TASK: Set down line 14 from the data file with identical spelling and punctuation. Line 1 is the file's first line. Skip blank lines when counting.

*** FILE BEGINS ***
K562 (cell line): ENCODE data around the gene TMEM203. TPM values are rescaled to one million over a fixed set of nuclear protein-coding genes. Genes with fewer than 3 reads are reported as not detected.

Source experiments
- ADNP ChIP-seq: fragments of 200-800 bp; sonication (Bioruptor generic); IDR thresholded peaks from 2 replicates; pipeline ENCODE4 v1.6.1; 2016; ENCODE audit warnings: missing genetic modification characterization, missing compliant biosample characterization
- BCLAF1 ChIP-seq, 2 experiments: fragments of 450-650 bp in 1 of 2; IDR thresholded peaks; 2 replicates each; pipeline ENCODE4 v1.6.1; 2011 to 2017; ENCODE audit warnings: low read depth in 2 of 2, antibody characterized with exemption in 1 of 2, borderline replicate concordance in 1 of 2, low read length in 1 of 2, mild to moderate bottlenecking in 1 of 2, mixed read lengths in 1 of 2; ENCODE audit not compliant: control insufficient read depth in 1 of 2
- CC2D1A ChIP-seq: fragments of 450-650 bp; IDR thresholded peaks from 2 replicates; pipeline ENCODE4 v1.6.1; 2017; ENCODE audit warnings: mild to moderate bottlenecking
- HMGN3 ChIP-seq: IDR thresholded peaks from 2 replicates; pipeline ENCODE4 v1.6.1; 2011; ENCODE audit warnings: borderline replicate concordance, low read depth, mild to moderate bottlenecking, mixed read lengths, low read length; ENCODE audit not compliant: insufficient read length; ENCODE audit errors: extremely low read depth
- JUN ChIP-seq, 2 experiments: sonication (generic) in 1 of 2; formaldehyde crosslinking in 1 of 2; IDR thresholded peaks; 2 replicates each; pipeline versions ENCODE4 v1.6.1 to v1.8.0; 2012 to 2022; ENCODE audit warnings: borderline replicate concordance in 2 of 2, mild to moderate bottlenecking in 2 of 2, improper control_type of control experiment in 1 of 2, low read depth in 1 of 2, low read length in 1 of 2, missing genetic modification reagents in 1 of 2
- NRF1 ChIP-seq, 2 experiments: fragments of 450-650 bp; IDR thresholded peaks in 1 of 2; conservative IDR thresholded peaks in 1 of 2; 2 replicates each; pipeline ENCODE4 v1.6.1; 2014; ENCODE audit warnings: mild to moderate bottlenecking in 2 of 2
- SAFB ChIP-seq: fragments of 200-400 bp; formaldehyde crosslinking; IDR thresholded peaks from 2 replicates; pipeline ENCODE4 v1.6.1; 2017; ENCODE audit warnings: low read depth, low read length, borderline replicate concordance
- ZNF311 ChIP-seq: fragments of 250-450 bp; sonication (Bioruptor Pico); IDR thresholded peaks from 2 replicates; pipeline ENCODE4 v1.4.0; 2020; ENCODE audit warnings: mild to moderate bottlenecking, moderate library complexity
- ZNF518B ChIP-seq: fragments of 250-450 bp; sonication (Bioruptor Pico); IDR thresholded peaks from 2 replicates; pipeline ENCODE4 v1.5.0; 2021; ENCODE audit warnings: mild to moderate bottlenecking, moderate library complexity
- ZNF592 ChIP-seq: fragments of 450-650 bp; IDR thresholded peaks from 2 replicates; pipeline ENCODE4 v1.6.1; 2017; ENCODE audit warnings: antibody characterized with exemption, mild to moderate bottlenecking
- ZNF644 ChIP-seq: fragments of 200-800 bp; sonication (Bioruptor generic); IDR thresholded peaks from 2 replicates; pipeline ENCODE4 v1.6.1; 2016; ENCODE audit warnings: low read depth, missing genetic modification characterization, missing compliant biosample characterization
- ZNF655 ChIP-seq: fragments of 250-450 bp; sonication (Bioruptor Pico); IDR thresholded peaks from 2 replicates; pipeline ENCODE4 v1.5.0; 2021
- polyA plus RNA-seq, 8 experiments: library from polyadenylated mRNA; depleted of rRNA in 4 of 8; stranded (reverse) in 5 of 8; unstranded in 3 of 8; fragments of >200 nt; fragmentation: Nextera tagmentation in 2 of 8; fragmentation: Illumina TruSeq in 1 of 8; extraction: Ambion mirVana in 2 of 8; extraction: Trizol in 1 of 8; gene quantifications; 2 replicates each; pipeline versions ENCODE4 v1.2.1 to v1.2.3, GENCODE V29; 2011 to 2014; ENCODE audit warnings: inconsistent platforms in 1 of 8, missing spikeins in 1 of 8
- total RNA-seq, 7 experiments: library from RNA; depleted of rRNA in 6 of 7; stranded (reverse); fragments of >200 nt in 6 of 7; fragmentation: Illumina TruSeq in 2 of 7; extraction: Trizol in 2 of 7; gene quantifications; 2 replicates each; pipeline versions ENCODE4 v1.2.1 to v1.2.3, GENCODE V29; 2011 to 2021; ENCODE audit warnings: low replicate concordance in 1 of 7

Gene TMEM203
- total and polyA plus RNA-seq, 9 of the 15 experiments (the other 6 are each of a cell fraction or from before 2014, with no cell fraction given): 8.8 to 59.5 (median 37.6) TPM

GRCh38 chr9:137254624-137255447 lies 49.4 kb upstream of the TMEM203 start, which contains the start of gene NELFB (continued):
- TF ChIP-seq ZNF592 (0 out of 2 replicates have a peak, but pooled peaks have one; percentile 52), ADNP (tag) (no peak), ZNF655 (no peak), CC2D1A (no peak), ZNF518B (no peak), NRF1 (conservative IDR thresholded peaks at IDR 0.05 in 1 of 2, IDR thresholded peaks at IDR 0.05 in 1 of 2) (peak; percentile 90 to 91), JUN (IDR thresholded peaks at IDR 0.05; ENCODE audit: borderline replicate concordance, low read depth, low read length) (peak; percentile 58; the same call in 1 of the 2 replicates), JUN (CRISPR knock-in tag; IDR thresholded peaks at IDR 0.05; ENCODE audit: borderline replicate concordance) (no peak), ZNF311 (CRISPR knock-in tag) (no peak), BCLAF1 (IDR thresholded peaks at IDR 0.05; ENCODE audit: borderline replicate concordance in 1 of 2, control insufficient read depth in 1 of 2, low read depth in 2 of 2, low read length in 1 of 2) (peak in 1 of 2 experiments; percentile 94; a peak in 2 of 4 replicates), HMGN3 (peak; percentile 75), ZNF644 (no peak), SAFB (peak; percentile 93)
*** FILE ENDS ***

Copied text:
- ZNF655 ChIP-seq: fragments of 250-450 bp; sonication (Bioruptor Pico); IDR thresholded peaks from 2 replicates; pipeline ENCODE4 v1.5.0; 2021